They wandered, blind, in the streets;
They were defiled with blood
So that no one could touch their garments.
15Depart! Unclean! they cried of themselves.
Depart, depart, do not touch!
So they fled and wandered;
Men among the nations said,
They shall not continue to dwell with us.
16The presence of the LORD has scattered them,
He will not continue to regard them;
They did not honor the priests,
They did not favor the elders.
17Yet our eyes failed,
Looking for help was useless;
In our watching we have watched
For a nation that could not save.
18They hunted our steps
So that we could not walk in our streets;
Our end drew near,
Our days were finished
For our end had come.
19Our pursuers were swifter
Than the eagles of the sky;
They chased us on the mountains,
They waited in ambush for us in the wilderness.
20The breath of our nostrils, the LORDS anointed,
Was captured in their pits,
Of whom we had said, Under his shadow
We shall live among the nations.
21Rejoice and be glad, O daughter of Edom,
Who dwells in the land of Uz;
But the cup will come around to you as well,
You will become drunk and make yourself naked.
22The punishment of your iniquity has been completed, O daughter of Zion;
He will exile you no longer.
But He will punish your iniquity, O daughter of Edom;
He will expose your sins!
Parallel VersesAmerican Standard Version
They wander as blind men in the streets, they are polluted with blood, So that men cannot touch their garments.
Nun. They have wandered as blind men in the streets, they were defiled with blood: and when they could not help walking in it, they held up their skirts.
Darby Bible Translation
They wandered about blind in the streets; they were polluted with blood, so that men could not touch their garments.
English Revised Version
They wander as blind men in the streets, that are polluted with blood, so that men cannot touch their garments.
Webster's Bible Translation
They have wandered as blind men in the streets, they have polluted themselves with blood, so that men could not touch their garments.
World English Bible
They wander as blind men in the streets, they are polluted with blood, So that men can't touch their garments.
Young's Literal Translation
They have wandered naked in out-places, They have been polluted with blood, Without any being able to touch their clothing,
LibraryA Message from God for Thee
Our two messages we will try to deliver in their order; we shall then want your attention and patience for a minute while we answer the question--Why the difference? and then we will press upon each character the force of the message, that each may be led to believe what is addressed to him. I. Our FIRST MESSAGE IS ONE OF COMFORT. "The punishment of thine iniquity is accomplished, O daughter of Zion; he will no more carry thee away into captivity." 1. We find, at the outset, a joyous fact. Read it …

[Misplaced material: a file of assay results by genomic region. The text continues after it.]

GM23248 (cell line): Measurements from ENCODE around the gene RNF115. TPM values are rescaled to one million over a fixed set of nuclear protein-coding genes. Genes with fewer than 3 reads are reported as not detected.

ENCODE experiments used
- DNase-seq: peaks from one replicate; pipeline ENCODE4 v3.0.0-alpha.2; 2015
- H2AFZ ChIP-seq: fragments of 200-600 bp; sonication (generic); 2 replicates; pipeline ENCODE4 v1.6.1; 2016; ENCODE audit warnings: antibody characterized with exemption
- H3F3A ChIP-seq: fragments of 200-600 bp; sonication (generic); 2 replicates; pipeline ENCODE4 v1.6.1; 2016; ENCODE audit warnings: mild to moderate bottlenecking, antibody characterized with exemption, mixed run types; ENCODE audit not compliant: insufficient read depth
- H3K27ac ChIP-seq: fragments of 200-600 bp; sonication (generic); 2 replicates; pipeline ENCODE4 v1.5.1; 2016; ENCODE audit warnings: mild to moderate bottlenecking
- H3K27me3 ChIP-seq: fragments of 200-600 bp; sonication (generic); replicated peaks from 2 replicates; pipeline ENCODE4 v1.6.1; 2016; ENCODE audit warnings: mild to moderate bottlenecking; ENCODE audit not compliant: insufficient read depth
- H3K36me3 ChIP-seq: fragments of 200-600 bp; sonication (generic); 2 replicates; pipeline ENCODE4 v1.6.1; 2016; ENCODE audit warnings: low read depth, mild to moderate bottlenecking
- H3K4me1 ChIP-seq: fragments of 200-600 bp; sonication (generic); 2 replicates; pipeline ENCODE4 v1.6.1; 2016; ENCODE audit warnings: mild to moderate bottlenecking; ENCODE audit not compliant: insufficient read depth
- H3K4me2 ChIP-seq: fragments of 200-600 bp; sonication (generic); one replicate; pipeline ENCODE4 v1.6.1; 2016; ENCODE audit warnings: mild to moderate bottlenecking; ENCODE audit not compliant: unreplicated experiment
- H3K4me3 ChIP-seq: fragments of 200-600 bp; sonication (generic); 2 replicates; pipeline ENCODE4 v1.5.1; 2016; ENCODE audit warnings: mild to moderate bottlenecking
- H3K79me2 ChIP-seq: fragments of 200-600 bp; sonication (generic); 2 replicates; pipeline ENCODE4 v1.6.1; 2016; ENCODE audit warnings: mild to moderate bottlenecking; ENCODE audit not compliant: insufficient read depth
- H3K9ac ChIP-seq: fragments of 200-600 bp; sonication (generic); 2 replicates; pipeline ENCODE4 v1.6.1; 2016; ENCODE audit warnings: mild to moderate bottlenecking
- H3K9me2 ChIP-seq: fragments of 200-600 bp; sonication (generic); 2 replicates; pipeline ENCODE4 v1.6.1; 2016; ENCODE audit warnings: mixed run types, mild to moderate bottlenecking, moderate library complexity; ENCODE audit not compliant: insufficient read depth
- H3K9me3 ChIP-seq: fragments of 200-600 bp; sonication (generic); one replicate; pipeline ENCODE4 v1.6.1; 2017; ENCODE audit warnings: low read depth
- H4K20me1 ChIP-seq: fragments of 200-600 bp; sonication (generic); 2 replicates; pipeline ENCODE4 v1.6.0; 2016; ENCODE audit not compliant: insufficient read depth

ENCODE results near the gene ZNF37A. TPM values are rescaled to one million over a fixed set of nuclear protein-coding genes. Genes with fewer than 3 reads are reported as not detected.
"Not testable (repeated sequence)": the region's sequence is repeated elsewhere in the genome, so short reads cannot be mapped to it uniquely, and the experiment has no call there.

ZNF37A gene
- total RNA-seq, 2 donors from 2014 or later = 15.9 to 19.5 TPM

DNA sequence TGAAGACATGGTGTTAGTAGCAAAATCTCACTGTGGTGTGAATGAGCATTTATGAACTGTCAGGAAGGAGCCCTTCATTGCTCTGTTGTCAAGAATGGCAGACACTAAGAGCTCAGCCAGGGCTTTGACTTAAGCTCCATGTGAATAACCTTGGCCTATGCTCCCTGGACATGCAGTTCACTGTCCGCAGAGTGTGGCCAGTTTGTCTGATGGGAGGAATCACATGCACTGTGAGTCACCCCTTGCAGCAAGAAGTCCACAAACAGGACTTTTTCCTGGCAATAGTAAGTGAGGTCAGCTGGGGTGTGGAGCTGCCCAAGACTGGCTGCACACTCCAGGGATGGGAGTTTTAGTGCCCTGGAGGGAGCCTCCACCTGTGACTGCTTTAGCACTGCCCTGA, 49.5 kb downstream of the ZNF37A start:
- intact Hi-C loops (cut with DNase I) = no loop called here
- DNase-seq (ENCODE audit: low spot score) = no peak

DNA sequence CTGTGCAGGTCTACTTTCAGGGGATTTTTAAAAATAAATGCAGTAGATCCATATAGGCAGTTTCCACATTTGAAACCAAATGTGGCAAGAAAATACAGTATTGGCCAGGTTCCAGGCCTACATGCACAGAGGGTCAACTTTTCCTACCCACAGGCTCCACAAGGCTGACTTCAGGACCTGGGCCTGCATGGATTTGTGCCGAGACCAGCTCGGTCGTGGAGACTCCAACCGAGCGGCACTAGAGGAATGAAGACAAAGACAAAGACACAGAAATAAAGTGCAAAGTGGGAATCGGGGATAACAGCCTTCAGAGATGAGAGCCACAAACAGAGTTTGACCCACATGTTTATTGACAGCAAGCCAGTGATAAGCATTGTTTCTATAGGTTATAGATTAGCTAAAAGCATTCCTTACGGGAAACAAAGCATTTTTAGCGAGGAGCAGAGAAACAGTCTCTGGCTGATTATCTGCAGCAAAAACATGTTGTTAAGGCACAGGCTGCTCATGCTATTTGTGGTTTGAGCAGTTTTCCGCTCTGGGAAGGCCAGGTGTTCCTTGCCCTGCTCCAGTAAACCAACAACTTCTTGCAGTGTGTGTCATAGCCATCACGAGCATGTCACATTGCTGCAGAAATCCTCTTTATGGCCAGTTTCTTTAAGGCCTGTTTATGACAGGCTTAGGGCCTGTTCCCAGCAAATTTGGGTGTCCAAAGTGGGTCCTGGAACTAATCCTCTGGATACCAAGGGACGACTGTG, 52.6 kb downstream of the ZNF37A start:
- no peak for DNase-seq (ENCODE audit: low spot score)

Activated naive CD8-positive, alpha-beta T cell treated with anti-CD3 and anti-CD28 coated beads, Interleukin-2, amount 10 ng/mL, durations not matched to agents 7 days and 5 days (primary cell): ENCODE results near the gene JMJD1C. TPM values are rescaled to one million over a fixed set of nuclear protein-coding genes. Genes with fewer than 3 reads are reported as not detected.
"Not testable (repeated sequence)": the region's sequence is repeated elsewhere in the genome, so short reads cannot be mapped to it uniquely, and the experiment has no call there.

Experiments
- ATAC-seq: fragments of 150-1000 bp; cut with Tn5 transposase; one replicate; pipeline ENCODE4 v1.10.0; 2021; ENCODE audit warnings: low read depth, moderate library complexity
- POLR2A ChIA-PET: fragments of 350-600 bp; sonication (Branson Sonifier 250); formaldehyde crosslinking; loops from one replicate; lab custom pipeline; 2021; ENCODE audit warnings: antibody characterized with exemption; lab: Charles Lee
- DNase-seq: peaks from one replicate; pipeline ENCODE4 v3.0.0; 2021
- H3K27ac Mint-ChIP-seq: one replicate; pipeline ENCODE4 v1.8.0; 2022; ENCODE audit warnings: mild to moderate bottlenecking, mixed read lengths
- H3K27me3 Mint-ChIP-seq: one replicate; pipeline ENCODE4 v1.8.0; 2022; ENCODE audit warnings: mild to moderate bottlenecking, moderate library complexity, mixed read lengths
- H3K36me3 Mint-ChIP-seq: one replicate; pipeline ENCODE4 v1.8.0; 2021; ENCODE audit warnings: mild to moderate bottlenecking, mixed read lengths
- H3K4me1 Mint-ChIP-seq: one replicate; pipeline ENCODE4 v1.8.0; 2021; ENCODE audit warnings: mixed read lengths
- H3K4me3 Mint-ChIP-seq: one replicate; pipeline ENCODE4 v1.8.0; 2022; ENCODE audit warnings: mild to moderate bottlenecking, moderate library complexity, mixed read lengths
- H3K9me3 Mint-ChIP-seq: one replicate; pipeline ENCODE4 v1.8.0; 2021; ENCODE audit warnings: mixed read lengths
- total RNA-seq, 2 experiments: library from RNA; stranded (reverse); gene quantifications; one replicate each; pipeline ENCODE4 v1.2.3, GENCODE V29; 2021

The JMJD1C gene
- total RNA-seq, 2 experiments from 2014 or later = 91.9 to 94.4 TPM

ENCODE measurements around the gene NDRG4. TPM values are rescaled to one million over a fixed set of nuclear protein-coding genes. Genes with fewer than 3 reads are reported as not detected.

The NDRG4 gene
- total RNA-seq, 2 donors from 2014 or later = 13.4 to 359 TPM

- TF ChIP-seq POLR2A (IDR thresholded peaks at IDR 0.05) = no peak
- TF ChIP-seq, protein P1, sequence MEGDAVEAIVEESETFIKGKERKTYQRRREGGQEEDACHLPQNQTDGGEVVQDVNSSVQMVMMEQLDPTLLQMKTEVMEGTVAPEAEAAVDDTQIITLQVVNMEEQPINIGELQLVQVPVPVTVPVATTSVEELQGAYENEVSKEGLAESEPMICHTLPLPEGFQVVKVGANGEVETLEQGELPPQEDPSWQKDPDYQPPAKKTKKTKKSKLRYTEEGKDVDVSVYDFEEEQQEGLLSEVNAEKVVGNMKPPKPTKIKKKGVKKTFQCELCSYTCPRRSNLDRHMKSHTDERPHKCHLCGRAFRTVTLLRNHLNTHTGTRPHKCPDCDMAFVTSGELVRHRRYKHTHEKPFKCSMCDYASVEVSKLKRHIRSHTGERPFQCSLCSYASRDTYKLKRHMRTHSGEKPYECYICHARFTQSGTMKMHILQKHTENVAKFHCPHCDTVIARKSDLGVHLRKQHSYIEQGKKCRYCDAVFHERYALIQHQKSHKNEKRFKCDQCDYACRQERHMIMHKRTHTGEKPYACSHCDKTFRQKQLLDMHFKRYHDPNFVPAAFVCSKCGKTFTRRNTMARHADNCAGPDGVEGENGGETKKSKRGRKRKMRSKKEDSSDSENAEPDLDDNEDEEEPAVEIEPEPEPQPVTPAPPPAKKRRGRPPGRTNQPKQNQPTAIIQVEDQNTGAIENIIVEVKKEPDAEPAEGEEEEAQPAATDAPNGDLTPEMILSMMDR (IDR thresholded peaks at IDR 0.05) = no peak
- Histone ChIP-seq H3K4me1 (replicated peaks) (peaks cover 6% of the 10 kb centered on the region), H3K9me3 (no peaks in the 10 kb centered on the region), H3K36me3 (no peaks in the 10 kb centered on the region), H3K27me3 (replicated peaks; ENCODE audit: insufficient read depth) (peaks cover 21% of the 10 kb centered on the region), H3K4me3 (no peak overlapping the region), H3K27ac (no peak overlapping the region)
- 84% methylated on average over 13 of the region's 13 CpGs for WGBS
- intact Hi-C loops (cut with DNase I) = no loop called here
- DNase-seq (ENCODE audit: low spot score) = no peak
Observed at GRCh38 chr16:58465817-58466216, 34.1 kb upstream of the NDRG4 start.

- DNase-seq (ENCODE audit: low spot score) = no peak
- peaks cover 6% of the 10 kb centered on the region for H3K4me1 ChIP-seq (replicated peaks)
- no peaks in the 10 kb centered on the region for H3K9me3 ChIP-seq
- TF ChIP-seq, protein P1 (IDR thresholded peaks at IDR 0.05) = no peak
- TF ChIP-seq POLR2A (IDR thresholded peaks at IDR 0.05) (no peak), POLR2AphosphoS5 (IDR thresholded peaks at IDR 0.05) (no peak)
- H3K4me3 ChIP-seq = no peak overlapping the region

Charles Haddon Spurgeon—Spurgeon's Sermons Volume 8: 1863
1875-1877. Mrs. Way's Sewing --Class for Jewesses --Bible Flower Mission --George Clarice --Incidents in Home Work --The Lord's Day --Diary at Sea -- Letters of Cheer
Mrs. Way's sewing--class for Jewesses--Bible Flower Mission--George Clarice--Incidents in home work--The Lord's Day--Diary at sea-- Letters of cheer from Canada. The Home of Industry has been already likened to the Pool of Bethesda with its fine porches. Many sights there have been peculiar to itself, and in no instance has this in past years been more remarkable, than in the meeting for Jewesses, which has been carried on ever since the year 1870. From fifty to seventy daughters of Israel are gathered …
Clara M. S. Lowe—God's Answers
The Children of the Poor.
THE CHILDREN OF THE POOR. The young children ask bread, and no man breaketh it unto them.--LAMENTATIONS iv., 4. The writer of these words bewailed a state of War and Captivity--a state of things in which the great relations of human life are broken up and desecrated. But it is strange to find that the most flourishing forms of civilization involve conditions very similar to this. For, if any man will push beyond the circle of his daily associations, and enter the regions of the abject poor, he will …
E. H. Chapin—Humanity in the City
It Will be Attempted to Give a Complete List of his Writings In
chronological order; those included in this volume will be marked with an asterisk and enumerated in this place without remark. The figures prefixed indicate the probable date. (1) 318: *Two books contra Gentes,' viz. c. Gent. and De Incarn. (2) 321-2: *Depositio Arii (on its authorship, see Introd.) (3) 328-373: *Festal Letters. (4) 328-335? *Ecthesis or Expositio Fidei. (5) Id.? *In Illud Omnia, etc. (6) 339: *Encyclica ad Episcopos ecclesiæ catholicæ. (7) 343: *Sardican Letters (46, …